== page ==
Sometime in early January GOQii and FAU-G fame Vishal Gondal wrote about the ills of real money gaming in India on a digital media platform. Little did he realise that it would turn into one of the biggest legal battles of his life.
"It is not a good feeling to wake up every morning to find legal notices," Gondal who has received 11 legal notices from people across the country for writing an article on a digital media platform against real money gaming told Moneycontrol over a Zoom call.
It all started after Gondal wrote an article which was published by Medianama in January titled -- In The End, The House Always Wins: The State Of Real Money Gaming In India.
In his article, Gondal has stated that online gambling platforms advertise themselves as a source of reliable income, rather than as a source of entertainment. "This misrepresentation has not just caused loss of income and economic hardship to lakhs of customers, it has even led to suicide in some cases. People are not signing up to these platforms for the joy of gaming, but rather a chance at making a quick buck. When their luck runs out, who will be holding the buck?" read his article.
"Many online gambling sites prominently feature games that favor the house. Furthermore, most online gambling makes use of a computer science concept known as random number generators (RNGs). These RNGs are well-known as being prone to rigging if not audited effectively. It is critical to note that even if opponents seem human, there is no way to verify that they are not bots," it added.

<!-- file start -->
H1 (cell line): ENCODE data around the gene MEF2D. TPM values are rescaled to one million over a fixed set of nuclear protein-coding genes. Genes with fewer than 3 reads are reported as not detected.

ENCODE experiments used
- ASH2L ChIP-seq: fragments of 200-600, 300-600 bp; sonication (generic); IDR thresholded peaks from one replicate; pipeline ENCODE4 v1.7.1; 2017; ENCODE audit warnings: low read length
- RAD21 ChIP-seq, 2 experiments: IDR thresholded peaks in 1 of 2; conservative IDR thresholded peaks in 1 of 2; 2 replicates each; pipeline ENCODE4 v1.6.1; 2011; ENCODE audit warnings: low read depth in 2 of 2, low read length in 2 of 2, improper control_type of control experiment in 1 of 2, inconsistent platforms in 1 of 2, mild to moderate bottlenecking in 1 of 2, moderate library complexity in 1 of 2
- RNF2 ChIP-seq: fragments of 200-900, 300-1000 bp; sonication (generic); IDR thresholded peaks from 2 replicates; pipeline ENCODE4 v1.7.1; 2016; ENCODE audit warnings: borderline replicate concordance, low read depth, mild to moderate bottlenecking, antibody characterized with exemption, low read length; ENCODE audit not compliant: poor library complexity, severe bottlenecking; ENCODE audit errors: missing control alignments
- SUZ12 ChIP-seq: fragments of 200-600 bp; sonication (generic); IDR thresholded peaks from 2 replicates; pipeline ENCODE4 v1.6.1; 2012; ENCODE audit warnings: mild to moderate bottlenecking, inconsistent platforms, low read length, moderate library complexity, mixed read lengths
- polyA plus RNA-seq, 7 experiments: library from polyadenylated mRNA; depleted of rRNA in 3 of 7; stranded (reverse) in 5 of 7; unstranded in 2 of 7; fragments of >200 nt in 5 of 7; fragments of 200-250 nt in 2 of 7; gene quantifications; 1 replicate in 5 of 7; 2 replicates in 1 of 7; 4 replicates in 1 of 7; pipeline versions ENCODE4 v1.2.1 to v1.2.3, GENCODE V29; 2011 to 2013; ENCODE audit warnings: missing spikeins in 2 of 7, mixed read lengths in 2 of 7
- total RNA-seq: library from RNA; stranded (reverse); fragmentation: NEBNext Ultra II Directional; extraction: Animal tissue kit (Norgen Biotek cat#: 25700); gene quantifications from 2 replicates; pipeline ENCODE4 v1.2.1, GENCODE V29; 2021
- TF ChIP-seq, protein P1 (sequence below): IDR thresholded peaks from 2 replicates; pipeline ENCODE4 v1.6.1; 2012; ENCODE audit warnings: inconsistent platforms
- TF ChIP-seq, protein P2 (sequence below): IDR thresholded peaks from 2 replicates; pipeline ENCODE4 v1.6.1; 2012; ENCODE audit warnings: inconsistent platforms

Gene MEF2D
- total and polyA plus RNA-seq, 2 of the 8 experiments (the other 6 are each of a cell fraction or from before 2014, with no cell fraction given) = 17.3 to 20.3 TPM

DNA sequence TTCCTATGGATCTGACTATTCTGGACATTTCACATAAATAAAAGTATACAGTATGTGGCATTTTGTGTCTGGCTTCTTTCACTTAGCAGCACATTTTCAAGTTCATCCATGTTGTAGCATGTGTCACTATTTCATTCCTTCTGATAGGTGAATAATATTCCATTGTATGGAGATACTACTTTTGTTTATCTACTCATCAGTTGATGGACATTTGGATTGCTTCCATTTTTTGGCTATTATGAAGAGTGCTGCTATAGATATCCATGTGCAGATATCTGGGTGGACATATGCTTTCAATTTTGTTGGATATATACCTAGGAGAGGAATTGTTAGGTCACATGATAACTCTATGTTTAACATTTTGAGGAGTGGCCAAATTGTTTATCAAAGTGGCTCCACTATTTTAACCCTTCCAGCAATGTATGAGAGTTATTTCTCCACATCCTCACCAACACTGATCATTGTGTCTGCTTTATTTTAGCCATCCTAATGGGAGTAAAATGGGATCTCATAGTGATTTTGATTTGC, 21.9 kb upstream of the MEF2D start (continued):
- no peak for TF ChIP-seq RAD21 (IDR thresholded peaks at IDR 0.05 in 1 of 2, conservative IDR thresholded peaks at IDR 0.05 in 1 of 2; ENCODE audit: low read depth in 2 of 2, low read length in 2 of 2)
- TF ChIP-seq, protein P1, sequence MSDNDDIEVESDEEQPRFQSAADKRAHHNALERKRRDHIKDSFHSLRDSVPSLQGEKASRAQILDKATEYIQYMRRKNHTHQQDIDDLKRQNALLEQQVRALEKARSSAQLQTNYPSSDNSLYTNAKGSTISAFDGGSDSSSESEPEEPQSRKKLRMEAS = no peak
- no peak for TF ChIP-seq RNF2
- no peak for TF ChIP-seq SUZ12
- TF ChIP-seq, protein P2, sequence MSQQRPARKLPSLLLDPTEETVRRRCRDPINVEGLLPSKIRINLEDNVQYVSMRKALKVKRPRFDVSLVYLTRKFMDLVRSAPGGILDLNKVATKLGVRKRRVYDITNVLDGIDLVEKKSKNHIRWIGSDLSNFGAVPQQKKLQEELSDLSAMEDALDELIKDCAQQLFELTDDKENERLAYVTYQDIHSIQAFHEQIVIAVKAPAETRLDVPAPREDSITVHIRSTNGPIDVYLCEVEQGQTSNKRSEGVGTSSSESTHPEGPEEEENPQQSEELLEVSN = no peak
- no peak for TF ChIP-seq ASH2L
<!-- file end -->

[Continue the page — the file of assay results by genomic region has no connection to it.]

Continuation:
He also questioned the involvement of celebrities such as Virat Kohli as an endorser who endorsed Mobile Premier League (MPL) which was later banned in states like Assam, Odisha, Nagaland, Sikkim, Tamil Nadu, Andhra Pradesh and Telangana.
Almost after a month of writing this article, Gondal started receiving these notices. Out of the 11 notices, at least two notices have been sent from states like Bihar, Uttarakhand Madhya Pradesh and Punjab. While one each from Delhi, Uttar Pradesh, Himachal Pradesh, West Bengal and Karnataka.
Moneycontrol has seen copies of these notices.
One of the notices from Solan, Himachal Pradesh says that that "After seeing Gondal's articles his clients' friends and relatives have started "treating and considering his client as a gambler" and that his reputation has been "lowered down in the eyes and estimation of friends, relatives and public at large".
The notice has demanded Gondal to delete his tweets and article within 15 days of the receipt of notice failing which they will initiate civil and criminal cases against him.
Another notice which has come from Abdul Amir Amiro, a Delhi resident says that he has been fond of playing Rummy with his friends, offline and started laying it online a few months ago. He found the contents of Tweets "insinuative and defamatory in element and essence... not only discouraging people to play the game by calling it suicidal but are also labeling the people who play this game as gambler... from your Tweet my clients public image was tarnished as unknown people started calling him gambler".
He has demanded Rs 25 lakh in compensation harassment, depression and loss of reputation besides Rs 22,000 for covering the cost of the legal notice.